This is an exciting time for software developers. There are new challenges and opportunities with shifts in devices and in operating systems, including increasing adoption of 64-bit operating systems. One of the key things developers should be thinking about is how to take advantage of this shift to 64-bit.
|Sell more software and provide more flexibility for your customers||Support the growing 64-bit upgrade initiatives among corporations|
|Accelerate upgrades of your software||Create more powerful enterprise level applications|
|Stay competitive in the industry and beat the competition||Build applications that allow users to fully leverage the power and capabilities of 64-bit machines|
64-bit PCs and Operating Systems on the Rise
A recent Gartner report about 64 bit Windows said that in 2014, 75% of corporate PCs will be running Windows 64. 64-bit is really becoming important. Part of the reason we see the increase in corporate usage of Win 64 PCs is the same reason we see moves to new versions of Windows and that is when they buy new machines. 64-bit CPUs have been around for many years in these devices even though they may have been running 32-bit versions of Windows. With Windows 7 and future Windows 8, you'll find more and more PCs just by default being 64 bit Windows.
Enterprise Adoption of 64-bit
One of the things to remember is that a large percentage of Windows upgrades are done by an IT organization, not by individuals within a company. IT organizations typically tend to upgrade in certain cycles. They don't upgrade on a one-off basis, they try to put it off as long as possible and upgrade everything at once. When they do decide to upgrade, they tend to want to upgrade everyone to as high a level as possible. They want to move up to the highest hardware standard and the highest software standard, in this case, 64-bit Windows is the trend.
The Need for 64-bit Software Applications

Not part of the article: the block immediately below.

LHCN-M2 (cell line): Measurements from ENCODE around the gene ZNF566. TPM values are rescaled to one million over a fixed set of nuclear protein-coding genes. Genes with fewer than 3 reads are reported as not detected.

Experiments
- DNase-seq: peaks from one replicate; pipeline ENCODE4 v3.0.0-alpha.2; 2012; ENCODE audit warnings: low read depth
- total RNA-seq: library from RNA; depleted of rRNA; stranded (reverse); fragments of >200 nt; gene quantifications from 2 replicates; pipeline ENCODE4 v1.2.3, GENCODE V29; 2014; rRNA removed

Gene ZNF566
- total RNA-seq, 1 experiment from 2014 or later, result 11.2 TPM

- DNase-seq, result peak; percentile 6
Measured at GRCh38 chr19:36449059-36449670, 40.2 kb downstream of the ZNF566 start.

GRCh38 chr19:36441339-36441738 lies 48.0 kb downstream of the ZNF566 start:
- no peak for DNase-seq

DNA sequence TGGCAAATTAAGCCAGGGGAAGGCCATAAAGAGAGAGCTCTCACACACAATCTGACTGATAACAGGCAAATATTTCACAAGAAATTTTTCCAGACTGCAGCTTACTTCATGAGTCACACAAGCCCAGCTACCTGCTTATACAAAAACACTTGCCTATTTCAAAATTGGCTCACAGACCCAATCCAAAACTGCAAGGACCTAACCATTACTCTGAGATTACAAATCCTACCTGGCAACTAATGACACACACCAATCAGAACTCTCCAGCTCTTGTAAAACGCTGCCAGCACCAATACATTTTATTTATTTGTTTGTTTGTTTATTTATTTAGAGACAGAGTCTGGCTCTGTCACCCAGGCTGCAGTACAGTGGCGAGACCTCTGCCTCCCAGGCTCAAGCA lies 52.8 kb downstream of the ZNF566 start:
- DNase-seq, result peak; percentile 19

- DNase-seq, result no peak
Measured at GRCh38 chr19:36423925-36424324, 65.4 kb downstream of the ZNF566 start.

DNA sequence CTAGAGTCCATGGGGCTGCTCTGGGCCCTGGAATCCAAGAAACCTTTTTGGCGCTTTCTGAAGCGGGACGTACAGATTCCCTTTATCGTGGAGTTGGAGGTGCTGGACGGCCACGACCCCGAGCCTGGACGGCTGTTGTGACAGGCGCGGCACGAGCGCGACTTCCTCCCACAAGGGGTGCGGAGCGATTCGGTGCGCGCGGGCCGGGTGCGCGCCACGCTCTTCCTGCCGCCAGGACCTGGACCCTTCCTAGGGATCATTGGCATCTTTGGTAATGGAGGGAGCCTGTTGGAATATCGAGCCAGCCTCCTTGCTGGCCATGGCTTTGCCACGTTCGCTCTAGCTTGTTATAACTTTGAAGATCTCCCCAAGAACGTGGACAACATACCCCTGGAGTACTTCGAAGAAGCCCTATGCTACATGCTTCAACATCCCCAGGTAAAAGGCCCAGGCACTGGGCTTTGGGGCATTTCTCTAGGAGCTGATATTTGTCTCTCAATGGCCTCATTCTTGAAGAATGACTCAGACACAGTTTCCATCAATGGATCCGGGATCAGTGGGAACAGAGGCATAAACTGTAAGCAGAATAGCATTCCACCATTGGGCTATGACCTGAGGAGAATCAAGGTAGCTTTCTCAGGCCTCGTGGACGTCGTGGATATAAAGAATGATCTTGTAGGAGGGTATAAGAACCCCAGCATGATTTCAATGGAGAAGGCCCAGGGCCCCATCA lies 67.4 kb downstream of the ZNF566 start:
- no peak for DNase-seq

As organizations are shifting into full gear on Windows 7 upgrades and looking forward to Windows 8, the trend is towards the 64 bit flavor. And that really introduces some complexities with Windows software because unlike the past where it was really easy to build 16 and 32-bit compatible applications, it's much harder today and there are more compatibility issues. Rather than building one application that can support both, the trend now is more to build separate 32-bit versions and 64-bit versions.
Opportunity for ISVs and Enterprise Developers
A really important thing for developers to be thinking about this year is offering that 64-bit option so that you can get in on all those IT upgrades. Get those, and thus get your software upgraded in those cycles as well. You can not only provide additional functionality that takes advantage of the larger memory space available in 64-bit Windows for increased capacity and performance, you also give your user base one more reason to upgrade to the latest version of your software.
There's a lot of budget out there when it comes times for Windows upgrades. So it's a great time for ISVs and developers to be thinking about creating 64-bit versions of their software.
The Embarcadero Solution – 64-bit Windows Application Development with Delphi and RAD Studio (and coming soon for C++Builder).
Now, with Delphi, you can create 64-bit Windows applications with Delphi to take advantage of the latest hardware, access more memory, and push the envelope of performance. All Windows technologies are 64-bit enabled included FireMonkey, VCL, RTL, the Delphi compiler and debugger streamlining the migration of existing VCL applications to 64-bit. The new C++Builder 64-bit Windows compiler is expected to be available in December 2012.
Take the Next Step
- Learn more about RAD Studio, Delphi, and C++Builder
- Download a free RAD Studio trial edition
- Get ready for C++Builder 64-bit
- Get the free tech paper - The Impact of 64-bit Applications to Your Company’s Bottom Line
- Watch a free webinar on demand for more in-depth information: 64-bit Development with Delphi
- Watch a video – Building 64-bit Applications using VCL and FireMonkey in RAD Studio